Sustainability execution today is undermined by a lack of language that speaks to a time when sustainability is achieved. As much as sustainability is mainstream, it’s unclear on outcomes. We might embrace the process of becoming sustainable, but it convinces neither the critics nor the impatient that it is taking us somewhere. So, what is sustainability’s end game and when, if ever, can we relax?
Climate & Environment
This category is climate change in relation to sustainability and CSR and how these segments effect one another. This includes how climate change has started to cause a wide range of physical effects with serious implications for investors and businesses, and how the business sector discloses climate risks and manage them.
Even as the cynic within us gripes about yet another Earth Day, it’s important to remember how the tradition began. Ready for a five-minute history lesson? Grab a fresh cup of coffee, and brush up on the history of Earth Day.
“If a forest can make it in Times Square, it can make it anywhere.” This twist on Sinatra’s iconic lyrics is how Brooklyn-based urban botanist Marielle Anzelone wraps up the video pitch for her Kickstarter campaign to raise funds towards installing a pop-up forest in Times Square.
Apple is making waves in conservation and green energy as well as Internet and computing technology. On April 16, Apple and the Conservation Fund announced they are partnering to protect over 36,000 acres of working forestlands in Maine and North Carolina.
The historic drought in California is making headlines across the United States, but any farmer, anywhere in the world, knows firsthand that this isn’t an isolated event. The issue before us today isn’t whether climate change is real, but how we adapt and respond to increasingly volatile weather, Kerry Preete, executive vice president of global strategy at Monsanto, argues in this exclusive op-ed. Nobody is more vulnerable than farmers to the effects of climate change, she says, and doing nothing is not an option.
Municipal-scale food waste composting is available in only a handful of cities. So, why isn’t composting mandatory in cities and towns? At least four barriers need to be overcome.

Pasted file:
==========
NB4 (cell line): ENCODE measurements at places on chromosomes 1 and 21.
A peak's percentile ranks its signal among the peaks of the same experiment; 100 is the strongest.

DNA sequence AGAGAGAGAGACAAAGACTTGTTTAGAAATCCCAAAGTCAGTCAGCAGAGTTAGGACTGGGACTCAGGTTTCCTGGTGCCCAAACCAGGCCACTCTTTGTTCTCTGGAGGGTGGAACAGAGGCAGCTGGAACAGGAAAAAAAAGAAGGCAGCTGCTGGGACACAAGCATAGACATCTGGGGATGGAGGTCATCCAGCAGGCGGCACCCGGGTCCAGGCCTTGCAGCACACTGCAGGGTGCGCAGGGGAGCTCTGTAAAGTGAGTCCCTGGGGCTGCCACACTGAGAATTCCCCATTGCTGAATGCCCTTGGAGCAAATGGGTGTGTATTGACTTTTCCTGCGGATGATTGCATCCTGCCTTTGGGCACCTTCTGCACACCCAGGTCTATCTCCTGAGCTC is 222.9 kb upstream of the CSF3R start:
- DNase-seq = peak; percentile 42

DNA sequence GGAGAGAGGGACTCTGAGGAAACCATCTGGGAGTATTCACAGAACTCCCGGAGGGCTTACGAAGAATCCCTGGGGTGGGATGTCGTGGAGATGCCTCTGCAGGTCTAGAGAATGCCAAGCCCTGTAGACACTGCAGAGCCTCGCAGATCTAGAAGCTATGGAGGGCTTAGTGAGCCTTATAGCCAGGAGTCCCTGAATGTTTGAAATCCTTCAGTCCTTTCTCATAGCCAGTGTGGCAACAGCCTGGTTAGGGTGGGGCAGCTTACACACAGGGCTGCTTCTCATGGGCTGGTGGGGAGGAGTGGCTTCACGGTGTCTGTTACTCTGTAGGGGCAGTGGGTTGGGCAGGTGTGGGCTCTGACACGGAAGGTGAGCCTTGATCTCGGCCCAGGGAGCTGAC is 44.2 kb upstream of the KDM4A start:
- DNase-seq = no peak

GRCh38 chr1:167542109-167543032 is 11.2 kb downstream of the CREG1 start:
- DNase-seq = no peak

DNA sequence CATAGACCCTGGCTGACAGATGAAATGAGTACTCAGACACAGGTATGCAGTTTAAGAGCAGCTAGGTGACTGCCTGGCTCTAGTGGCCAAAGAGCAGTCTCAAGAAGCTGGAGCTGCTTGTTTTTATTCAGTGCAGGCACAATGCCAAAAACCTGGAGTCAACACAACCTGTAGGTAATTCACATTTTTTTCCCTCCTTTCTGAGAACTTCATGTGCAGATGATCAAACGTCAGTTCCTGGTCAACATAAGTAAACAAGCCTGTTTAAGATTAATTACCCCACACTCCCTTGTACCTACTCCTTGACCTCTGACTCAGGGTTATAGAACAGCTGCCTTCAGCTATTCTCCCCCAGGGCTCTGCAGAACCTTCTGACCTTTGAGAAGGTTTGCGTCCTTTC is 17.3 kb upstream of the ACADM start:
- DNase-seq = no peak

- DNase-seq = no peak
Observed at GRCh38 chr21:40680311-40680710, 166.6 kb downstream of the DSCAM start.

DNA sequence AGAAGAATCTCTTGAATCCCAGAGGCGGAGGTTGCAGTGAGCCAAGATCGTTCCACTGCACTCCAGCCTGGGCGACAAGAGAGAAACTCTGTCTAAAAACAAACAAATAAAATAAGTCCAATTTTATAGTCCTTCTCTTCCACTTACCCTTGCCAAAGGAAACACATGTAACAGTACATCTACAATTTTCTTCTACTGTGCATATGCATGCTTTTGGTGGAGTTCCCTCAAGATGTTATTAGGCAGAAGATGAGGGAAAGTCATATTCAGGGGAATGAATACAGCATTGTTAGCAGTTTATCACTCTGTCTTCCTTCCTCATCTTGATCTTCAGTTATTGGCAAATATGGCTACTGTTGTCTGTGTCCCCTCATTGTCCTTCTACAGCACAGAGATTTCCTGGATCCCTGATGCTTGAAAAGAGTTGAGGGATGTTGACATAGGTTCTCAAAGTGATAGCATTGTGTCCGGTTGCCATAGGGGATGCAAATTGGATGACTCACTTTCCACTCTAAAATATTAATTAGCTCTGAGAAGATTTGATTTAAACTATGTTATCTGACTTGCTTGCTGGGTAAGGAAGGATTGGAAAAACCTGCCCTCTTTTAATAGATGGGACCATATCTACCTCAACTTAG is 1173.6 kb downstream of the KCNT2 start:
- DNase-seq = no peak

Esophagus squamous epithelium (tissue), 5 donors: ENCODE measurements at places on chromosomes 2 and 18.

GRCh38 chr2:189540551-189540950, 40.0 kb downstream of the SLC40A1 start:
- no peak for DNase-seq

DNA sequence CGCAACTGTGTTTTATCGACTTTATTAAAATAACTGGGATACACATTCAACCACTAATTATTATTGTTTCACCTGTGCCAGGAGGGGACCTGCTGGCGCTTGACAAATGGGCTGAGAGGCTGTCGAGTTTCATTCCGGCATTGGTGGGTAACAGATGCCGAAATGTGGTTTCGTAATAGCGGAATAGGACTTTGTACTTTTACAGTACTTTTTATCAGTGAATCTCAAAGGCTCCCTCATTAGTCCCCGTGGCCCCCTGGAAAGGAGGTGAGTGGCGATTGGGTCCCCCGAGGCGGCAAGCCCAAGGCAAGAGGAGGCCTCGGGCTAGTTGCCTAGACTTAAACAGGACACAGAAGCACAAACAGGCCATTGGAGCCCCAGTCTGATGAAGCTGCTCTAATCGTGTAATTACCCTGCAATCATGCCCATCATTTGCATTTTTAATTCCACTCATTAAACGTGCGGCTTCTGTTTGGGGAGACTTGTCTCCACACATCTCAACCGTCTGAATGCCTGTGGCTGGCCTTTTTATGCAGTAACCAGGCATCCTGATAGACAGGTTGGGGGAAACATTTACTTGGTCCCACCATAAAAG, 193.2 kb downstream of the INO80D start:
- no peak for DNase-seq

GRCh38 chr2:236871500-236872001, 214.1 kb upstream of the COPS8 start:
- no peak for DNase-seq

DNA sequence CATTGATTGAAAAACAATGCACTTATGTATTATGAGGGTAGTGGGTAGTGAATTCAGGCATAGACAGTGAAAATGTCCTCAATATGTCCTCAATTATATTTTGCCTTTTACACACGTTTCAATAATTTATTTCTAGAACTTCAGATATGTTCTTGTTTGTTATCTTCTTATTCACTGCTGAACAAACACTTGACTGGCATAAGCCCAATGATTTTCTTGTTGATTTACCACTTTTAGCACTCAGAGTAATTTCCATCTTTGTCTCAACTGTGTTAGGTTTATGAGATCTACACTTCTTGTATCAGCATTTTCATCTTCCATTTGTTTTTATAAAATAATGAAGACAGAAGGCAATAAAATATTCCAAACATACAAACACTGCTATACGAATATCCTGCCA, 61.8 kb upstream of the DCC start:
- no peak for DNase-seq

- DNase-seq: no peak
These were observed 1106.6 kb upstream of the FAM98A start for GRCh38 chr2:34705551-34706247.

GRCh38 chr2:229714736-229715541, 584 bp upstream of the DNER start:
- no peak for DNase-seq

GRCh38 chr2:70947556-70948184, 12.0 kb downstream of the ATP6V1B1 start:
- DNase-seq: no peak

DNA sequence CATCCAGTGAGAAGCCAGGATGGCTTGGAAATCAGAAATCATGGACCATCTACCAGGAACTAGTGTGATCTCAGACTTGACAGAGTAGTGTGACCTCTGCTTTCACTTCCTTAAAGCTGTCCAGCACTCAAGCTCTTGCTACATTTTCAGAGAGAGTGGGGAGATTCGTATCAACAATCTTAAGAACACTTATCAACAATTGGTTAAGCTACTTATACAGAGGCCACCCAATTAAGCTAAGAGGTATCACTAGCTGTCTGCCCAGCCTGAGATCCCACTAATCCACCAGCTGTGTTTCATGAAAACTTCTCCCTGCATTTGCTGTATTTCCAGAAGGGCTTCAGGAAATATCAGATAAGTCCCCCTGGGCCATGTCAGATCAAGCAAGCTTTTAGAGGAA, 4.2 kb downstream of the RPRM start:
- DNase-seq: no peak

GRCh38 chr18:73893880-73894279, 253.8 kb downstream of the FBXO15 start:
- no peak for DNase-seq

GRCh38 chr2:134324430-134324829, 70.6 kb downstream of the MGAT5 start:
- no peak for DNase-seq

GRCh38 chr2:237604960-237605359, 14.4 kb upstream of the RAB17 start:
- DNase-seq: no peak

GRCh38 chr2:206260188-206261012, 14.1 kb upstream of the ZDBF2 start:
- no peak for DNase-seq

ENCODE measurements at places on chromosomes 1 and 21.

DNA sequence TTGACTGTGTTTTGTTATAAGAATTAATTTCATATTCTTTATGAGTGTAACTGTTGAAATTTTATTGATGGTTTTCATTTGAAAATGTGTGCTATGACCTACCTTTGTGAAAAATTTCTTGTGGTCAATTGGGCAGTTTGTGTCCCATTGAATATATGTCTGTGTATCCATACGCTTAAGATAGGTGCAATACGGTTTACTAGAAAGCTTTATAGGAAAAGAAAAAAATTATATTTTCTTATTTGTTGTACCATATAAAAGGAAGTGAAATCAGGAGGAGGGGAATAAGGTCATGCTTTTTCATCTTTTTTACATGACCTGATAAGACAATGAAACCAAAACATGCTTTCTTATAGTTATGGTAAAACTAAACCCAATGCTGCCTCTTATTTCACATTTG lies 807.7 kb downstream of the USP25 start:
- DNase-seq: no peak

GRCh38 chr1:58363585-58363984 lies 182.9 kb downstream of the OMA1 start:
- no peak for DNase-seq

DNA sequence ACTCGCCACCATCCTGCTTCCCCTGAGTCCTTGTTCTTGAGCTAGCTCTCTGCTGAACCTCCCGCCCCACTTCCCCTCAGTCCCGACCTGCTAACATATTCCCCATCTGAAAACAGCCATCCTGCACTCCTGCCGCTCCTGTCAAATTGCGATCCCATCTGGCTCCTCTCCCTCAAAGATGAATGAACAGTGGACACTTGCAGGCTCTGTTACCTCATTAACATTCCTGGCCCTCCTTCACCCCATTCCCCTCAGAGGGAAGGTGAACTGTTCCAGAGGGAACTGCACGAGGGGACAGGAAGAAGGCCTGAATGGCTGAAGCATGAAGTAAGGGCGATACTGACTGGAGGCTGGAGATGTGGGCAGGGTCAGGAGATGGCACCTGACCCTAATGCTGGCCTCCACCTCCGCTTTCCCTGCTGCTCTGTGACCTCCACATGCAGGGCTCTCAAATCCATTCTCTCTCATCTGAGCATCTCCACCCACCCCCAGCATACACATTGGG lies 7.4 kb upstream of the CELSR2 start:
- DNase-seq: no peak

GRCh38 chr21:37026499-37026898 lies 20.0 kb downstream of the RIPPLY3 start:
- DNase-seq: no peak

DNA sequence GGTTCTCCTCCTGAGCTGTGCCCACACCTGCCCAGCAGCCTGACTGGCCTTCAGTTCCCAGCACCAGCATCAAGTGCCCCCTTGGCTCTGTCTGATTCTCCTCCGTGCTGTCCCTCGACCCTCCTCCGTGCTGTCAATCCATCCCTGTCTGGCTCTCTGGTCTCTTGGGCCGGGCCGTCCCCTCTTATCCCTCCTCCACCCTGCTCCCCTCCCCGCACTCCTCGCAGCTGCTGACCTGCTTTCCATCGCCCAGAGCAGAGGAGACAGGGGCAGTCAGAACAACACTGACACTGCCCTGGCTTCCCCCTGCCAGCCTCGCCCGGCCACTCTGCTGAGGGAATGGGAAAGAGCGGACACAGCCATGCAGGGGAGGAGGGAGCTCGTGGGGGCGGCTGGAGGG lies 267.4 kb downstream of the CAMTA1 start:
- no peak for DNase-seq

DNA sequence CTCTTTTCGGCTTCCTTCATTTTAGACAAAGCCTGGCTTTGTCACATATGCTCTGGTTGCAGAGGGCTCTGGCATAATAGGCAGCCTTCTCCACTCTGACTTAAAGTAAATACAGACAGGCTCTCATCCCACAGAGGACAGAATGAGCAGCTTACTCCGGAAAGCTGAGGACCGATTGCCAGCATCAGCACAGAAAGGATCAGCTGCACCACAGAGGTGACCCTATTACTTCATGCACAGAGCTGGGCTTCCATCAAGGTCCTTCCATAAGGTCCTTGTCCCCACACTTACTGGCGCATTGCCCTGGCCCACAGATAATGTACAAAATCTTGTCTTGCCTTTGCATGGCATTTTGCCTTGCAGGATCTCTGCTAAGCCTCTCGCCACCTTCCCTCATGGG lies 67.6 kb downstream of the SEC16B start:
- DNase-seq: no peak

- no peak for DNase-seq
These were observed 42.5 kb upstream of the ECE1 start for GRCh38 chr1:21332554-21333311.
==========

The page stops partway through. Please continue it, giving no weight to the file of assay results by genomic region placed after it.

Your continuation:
Recipients of Bloomberg New Energy Finance’s ‘Energy Pioneer’ awards, Greensmith and Stem are pioneering the use of intelligent energy storage systems in the U.S. Integrating diverse renewable and conventional energy generation and advanced energy storage systems, the companies are paving the way toward a smarter, cleaner and more cost-effective energy future.
The polarized debate over fracking is getting us nowhere. Voluntary standards for responsible practices offer a new, productive middle ground.
Making an environmental case for preserving natural assets is straightforward, but explaining their value within financial and management strategies takes real innovation. A handful of pioneering municipalities are testing new approaches to integrate natural assets such as rivers, forests and foreshores into the core of urban management.
In response to a 3-year drought, the city of Santa Barbara is re-activating a seawater desalination plant that’s been out of use for over 20 years. As water supplies dwindle, other California cities are also turning to desalination, which is generally a last-resort measure because of its high cost and energy intensity.
How serious are the health-related impacts? Really, really serious, according to a 405-page draft climate and health assessment report from the U.S. Global Change Research Program.
The global textile and garment industry is one of the world’s largest polluters due to its massive impacts on water, soil and of course, people. While consumers are becoming more aware that their fashion choices have on distant places such as Bangladesh, China and India, much work still needs to be done until the industry can be truly described as responsible and sustainable.
Farming fish makes sense, but it is not to the exclusion of robust, sustainable wild fisheries. As various case studies have shown, the two can co-exist and even compliment one another, and we need to advocate for better management in both.
Climate change is a very real threat, so it’s great when a global shipping company like FedEx does something to reduce its impact. Through programs to cut emissions from air and ground deliveries — as well as reduce indirect emissions tied to energy consumption — FedEx is shrinking its footprint one order at a time.
If you live on a fixed income, fluctuations in energy prices can have a dizzying impact. As climate justice advocate Gerald Durley put it during a recent conference call hosted by the Natural Resources Defense Council: “When unprecedented weather disasters devastate the poorest neighborhoods in places like New Orleans, New Jersey and New York, [climate change] is a civil rights issue.”